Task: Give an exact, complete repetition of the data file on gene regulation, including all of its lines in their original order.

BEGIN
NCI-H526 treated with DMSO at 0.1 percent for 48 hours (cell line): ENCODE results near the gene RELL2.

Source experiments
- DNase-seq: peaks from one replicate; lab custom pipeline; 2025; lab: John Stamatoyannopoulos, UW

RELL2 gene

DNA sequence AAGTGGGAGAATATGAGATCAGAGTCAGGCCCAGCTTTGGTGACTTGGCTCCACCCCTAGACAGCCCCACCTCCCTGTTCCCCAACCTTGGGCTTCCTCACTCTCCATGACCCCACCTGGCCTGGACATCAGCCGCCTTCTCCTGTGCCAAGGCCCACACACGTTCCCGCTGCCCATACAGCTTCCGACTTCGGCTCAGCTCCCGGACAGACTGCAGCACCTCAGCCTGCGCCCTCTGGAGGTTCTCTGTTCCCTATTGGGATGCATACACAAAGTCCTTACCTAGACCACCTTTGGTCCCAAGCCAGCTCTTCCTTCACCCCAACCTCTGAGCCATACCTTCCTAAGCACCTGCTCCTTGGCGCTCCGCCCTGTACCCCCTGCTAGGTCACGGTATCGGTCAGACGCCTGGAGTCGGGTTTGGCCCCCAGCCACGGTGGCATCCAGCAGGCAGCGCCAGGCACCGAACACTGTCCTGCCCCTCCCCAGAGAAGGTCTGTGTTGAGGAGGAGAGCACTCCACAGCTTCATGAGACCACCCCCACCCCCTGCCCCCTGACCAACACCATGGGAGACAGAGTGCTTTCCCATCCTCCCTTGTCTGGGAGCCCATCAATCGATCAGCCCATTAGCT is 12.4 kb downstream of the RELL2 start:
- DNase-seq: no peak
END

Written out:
NCI-H526 treated with DMSO at 0.1 percent for 48 hours (cell line): ENCODE results near the gene RELL2.

Source experiments
- DNase-seq: peaks from one replicate; lab custom pipeline; 2025; lab: John Stamatoyannopoulos, UW

RELL2 gene

DNA sequence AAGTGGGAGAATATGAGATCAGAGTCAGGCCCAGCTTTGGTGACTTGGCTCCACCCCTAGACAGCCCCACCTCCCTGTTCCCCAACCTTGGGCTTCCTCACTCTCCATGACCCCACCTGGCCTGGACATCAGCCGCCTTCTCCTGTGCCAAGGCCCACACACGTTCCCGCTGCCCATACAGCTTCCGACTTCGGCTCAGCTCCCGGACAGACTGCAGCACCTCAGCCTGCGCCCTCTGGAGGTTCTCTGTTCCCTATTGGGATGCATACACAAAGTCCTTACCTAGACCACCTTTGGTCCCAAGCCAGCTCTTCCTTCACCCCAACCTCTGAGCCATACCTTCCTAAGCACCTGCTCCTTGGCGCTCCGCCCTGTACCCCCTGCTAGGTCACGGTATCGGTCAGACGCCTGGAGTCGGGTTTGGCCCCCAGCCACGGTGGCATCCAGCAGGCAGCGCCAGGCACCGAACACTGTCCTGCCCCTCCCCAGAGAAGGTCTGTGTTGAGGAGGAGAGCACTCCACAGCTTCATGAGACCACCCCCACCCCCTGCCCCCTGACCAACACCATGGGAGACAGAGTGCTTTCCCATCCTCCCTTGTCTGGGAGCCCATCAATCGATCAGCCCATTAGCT is 12.4 kb downstream of the RELL2 start:
- DNase-seq: no peak